Reduction in Purchases of Sugar-Sweetened Beverages Among Low-Income Black Adolescents After Exposure to Caloric Information

Reduction in Purchases of Sugar-Sweetened Beverages Among Low-Income Black Adolescents After... Objectives. We examined the effect of an intervention to provide caloric information about sugar-sweetened beverages (SSBs) on the number of SSB purchases. Methods. We used a case-crossover design with 4 corner stores located in low-income, predominately Black neighborhoods in Baltimore, Maryland. The intervention randomly posted 1 of 3 signs with the following caloric information: (1) absolute caloric count, (2) percentage of total recommended daily intake, and (3) physical activity equivalent. We collected data for 1600 beverage sales by Black adolescents, aged 12–18 years, including 400 during a baseline period and 400 for each of the 3 caloric condition interventions. Results. Providing Black adolescents with any caloric information significantly reduced the odds of SSB purchases relative to the baseline (odds ratio (OR) = 0.56; 95% confidence interval (CI) = 0.36, 0.89). When examining the 3 caloric conditions separately, the significant effect was observed when caloric information was provided as a physical activity equivalent (OR = 0.51; 95% CI = 0.31, 0.85). Conclusions. Providing easily understandable caloric information—particularly a physical activity equivalent—may reduce calorie intake from SSBs among low-income, Black adolescents. http://www.deepdyve.com/assets/images/DeepDyve-Logo-lg.png American Journal of Public Health American Public Health Association

Reduction in Purchases of Sugar-Sweetened Beverages Among Low-Income Black Adolescents After Exposure to Caloric Information

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Publisher
American Public Health Association
Copyright
Copyright © 2012 by the American Public Health Association
Subject
RESEARCH AND PRACTICE
ISSN
0090-0036
eISSN
1541-0048
DOI
10.2105/AJPH.2011.300350
pmid
22390447
Publisher site
See Article on Publisher Site

Abstract

Objectives. We examined the effect of an intervention to provide caloric information about sugar-sweetened beverages (SSBs) on the number of SSB purchases. Methods. We used a case-crossover design with 4 corner stores located in low-income, predominately Black neighborhoods in Baltimore, Maryland. The intervention randomly posted 1 of 3 signs with the following caloric information: (1) absolute caloric count, (2) percentage of total recommended daily intake, and (3) physical activity equivalent. We collected data for 1600 beverage sales by Black adolescents, aged 12–18 years, including 400 during a baseline period and 400 for each of the 3 caloric condition interventions. Results. Providing Black adolescents with any caloric information significantly reduced the odds of SSB purchases relative to the baseline (odds ratio (OR) = 0.56; 95% confidence interval (CI) = 0.36, 0.89). When examining the 3 caloric conditions separately, the significant effect was observed when caloric information was provided as a physical activity equivalent (OR = 0.51; 95% CI = 0.31, 0.85). Conclusions. Providing easily understandable caloric information—particularly a physical activity equivalent—may reduce calorie intake from SSBs among low-income, Black adolescents.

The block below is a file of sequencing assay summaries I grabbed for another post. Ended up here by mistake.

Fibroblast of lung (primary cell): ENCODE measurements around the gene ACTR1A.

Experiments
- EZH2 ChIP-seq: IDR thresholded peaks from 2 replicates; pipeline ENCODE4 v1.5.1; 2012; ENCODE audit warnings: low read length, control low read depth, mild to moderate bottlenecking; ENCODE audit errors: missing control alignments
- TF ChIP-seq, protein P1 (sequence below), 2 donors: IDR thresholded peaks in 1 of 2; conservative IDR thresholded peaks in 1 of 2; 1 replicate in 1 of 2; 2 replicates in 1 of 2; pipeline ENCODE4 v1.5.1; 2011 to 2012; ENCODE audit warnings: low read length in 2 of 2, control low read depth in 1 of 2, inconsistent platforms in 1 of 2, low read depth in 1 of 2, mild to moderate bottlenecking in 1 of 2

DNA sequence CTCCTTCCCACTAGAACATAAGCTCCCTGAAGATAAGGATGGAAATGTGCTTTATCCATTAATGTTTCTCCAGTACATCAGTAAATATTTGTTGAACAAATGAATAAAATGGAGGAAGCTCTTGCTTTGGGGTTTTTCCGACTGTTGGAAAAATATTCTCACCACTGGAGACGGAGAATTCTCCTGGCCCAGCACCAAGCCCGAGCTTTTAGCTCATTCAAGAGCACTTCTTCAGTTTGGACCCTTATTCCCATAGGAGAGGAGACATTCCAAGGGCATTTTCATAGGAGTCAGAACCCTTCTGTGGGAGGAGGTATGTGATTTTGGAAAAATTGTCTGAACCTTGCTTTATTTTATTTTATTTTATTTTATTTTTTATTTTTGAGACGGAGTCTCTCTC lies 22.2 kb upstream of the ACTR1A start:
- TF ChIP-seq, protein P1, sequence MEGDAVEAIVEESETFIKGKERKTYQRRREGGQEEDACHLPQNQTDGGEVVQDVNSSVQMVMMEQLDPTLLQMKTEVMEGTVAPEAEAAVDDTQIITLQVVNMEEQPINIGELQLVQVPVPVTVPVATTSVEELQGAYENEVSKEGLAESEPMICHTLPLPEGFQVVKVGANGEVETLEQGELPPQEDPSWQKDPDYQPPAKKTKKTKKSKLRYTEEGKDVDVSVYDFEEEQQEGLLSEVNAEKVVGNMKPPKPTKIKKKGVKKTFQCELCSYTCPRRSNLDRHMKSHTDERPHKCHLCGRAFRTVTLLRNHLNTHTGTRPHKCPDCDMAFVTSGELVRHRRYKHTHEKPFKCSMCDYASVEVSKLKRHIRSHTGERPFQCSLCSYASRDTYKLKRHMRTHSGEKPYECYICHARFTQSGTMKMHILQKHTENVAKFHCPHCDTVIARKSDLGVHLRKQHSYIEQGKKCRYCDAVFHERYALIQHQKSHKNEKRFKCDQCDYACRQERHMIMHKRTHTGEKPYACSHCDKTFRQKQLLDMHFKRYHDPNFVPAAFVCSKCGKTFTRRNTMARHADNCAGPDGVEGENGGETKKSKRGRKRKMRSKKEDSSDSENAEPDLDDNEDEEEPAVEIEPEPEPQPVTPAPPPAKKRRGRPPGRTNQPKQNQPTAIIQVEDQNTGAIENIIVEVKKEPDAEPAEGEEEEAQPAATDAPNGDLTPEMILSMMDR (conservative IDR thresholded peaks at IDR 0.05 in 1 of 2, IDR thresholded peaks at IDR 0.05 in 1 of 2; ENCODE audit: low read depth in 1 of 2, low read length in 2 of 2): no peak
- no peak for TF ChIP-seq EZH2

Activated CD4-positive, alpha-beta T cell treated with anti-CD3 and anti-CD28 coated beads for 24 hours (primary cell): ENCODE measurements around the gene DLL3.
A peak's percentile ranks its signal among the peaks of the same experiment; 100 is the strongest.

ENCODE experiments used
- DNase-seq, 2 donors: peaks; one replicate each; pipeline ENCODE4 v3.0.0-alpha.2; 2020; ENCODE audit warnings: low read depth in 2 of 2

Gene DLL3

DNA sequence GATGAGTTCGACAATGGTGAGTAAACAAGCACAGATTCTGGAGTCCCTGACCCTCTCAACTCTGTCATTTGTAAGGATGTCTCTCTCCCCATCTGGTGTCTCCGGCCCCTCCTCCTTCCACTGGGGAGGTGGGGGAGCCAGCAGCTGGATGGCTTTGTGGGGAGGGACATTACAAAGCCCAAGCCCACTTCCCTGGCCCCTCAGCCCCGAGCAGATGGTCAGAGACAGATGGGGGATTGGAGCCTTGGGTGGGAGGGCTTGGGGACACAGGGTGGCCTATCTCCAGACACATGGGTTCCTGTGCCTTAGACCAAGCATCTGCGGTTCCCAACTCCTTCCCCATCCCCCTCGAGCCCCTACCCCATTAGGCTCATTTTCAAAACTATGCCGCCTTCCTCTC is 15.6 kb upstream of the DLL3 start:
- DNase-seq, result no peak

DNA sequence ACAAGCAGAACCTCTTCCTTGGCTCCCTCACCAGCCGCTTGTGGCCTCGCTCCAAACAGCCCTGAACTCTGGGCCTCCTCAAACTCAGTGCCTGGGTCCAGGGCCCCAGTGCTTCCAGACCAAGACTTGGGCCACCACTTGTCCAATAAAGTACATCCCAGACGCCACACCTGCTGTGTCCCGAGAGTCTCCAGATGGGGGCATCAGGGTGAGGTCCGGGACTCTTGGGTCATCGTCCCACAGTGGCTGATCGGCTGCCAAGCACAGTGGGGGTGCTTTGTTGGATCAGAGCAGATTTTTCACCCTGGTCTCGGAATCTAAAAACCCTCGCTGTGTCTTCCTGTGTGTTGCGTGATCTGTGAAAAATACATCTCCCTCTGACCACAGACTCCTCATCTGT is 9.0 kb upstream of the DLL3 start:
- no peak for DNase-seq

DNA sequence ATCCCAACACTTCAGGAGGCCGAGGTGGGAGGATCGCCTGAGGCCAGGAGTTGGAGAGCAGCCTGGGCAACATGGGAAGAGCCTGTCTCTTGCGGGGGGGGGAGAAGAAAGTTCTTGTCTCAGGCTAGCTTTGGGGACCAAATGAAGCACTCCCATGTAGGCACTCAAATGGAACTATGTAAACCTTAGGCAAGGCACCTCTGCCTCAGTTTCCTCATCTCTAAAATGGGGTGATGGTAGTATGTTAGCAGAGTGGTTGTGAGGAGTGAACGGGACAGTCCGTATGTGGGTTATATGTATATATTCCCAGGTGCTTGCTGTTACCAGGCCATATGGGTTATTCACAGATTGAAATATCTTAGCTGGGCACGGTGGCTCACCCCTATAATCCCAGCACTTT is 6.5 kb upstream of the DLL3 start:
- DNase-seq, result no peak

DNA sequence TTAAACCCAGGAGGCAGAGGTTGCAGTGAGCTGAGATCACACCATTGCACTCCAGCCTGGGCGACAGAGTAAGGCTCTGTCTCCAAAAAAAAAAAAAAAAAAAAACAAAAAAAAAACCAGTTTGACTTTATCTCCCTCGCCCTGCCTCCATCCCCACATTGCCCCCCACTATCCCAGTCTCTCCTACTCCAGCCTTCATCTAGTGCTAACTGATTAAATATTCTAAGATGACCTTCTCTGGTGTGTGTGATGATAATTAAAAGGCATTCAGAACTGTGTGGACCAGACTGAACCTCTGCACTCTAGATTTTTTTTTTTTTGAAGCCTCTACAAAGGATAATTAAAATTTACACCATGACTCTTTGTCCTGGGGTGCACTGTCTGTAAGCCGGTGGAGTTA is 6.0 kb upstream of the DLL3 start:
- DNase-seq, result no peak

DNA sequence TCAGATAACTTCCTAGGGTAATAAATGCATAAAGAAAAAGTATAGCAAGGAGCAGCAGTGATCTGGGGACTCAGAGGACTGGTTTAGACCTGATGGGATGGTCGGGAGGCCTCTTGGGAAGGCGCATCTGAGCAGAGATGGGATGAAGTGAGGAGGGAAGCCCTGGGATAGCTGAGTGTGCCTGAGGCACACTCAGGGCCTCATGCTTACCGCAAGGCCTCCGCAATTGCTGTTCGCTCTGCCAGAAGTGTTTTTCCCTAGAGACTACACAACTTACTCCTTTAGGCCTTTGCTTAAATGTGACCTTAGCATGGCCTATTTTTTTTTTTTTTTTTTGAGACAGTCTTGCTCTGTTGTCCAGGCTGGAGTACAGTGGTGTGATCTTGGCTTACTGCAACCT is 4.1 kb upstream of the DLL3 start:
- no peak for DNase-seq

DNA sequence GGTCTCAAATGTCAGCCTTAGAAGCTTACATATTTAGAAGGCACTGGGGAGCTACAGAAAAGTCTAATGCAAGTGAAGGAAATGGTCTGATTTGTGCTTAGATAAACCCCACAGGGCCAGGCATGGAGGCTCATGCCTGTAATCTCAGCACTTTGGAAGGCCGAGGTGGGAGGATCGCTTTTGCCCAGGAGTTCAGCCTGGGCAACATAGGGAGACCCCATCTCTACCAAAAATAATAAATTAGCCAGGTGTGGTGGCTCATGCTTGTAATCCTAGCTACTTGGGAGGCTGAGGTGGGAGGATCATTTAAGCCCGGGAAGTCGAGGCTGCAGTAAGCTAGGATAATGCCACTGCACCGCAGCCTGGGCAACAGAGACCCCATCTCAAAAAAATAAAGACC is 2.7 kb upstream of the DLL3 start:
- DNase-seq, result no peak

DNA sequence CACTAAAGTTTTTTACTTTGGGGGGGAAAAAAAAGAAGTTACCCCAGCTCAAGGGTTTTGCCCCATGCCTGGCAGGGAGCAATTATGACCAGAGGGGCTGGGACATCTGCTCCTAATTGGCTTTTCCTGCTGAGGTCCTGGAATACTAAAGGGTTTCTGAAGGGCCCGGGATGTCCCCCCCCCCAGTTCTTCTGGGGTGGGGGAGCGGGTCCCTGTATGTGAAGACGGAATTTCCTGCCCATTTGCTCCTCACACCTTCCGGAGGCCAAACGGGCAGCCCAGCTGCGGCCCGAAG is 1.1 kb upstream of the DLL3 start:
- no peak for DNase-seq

Journal

American Journal of Public HealthAmerican Public Health Association

Published: Feb 1, 2012

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